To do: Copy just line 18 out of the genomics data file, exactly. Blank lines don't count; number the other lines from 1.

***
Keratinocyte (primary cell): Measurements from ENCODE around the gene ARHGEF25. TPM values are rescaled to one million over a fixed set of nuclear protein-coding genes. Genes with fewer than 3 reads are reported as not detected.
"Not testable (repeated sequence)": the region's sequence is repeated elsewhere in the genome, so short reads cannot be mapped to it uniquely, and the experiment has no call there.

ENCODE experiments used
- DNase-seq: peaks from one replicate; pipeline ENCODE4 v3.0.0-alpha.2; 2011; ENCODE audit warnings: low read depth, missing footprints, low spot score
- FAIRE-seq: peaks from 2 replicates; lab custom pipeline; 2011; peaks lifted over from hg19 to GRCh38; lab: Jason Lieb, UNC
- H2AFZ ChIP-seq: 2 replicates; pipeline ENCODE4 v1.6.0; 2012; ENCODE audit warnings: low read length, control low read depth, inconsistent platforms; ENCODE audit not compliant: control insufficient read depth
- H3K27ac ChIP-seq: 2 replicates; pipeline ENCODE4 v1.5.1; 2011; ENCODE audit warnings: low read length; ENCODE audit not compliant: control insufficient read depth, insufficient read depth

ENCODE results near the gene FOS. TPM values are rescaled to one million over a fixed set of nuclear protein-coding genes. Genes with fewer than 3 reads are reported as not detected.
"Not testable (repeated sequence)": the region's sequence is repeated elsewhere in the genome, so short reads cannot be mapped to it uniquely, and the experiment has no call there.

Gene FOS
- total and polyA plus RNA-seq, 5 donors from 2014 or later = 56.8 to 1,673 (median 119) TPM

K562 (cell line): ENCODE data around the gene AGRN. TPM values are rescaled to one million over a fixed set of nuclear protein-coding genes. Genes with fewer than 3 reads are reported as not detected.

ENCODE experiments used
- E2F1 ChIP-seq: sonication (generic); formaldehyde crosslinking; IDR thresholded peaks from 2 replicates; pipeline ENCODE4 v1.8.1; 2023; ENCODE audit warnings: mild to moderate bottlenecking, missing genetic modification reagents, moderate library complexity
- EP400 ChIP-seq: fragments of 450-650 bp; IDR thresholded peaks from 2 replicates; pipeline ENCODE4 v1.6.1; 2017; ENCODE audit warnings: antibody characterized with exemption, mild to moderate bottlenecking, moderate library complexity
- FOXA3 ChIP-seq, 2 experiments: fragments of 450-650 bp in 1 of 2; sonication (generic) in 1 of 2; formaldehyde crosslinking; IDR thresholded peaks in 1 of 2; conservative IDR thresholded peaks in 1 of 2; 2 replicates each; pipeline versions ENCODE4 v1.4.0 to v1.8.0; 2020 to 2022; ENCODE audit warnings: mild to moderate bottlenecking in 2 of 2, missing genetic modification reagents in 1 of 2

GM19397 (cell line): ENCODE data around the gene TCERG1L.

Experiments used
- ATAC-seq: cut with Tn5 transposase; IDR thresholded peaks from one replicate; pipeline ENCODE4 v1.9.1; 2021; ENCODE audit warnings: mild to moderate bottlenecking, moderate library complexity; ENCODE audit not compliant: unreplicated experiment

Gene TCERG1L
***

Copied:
Experiments used